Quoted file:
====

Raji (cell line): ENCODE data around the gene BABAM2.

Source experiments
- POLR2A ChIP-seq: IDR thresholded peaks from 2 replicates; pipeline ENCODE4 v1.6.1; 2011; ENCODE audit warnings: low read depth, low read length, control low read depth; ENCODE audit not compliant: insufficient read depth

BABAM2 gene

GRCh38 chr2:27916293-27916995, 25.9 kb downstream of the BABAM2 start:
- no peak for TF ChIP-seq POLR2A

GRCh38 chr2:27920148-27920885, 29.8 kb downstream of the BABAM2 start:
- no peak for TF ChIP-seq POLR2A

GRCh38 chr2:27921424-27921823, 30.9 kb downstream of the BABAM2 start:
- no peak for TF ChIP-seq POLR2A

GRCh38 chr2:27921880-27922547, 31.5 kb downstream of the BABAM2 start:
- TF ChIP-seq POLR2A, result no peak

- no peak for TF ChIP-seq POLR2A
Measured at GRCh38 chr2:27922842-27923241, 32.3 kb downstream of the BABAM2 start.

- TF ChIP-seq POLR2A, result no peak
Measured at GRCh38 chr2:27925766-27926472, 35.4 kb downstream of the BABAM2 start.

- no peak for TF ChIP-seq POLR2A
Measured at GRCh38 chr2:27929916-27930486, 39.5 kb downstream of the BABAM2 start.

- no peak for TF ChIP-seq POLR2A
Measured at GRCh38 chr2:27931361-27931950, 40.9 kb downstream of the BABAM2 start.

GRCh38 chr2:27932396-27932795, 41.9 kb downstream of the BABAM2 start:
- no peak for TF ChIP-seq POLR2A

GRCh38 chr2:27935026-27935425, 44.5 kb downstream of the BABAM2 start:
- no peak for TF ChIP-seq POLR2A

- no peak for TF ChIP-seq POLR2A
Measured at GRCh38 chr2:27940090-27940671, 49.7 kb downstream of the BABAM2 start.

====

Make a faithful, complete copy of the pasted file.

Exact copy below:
Raji (cell line): ENCODE data around the gene BABAM2.

Source experiments
- POLR2A ChIP-seq: IDR thresholded peaks from 2 replicates; pipeline ENCODE4 v1.6.1; 2011; ENCODE audit warnings: low read depth, low read length, control low read depth; ENCODE audit not compliant: insufficient read depth

BABAM2 gene

GRCh38 chr2:27916293-27916995, 25.9 kb downstream of the BABAM2 start:
- no peak for TF ChIP-seq POLR2A

GRCh38 chr2:27920148-27920885, 29.8 kb downstream of the BABAM2 start:
- no peak for TF ChIP-seq POLR2A

GRCh38 chr2:27921424-27921823, 30.9 kb downstream of the BABAM2 start:
- no peak for TF ChIP-seq POLR2A

GRCh38 chr2:27921880-27922547, 31.5 kb downstream of the BABAM2 start:
- TF ChIP-seq POLR2A, result no peak

- no peak for TF ChIP-seq POLR2A
Measured at GRCh38 chr2:27922842-27923241, 32.3 kb downstream of the BABAM2 start.

- TF ChIP-seq POLR2A, result no peak
Measured at GRCh38 chr2:27925766-27926472, 35.4 kb downstream of the BABAM2 start.

- no peak for TF ChIP-seq POLR2A
Measured at GRCh38 chr2:27929916-27930486, 39.5 kb downstream of the BABAM2 start.

- no peak for TF ChIP-seq POLR2A
Measured at GRCh38 chr2:27931361-27931950, 40.9 kb downstream of the BABAM2 start.

GRCh38 chr2:27932396-27932795, 41.9 kb downstream of the BABAM2 start:
- no peak for TF ChIP-seq POLR2A

GRCh38 chr2:27935026-27935425, 44.5 kb downstream of the BABAM2 start:
- no peak for TF ChIP-seq POLR2A

- no peak for TF ChIP-seq POLR2A
Measured at GRCh38 chr2:27940090-27940671, 49.7 kb downstream of the BABAM2 start.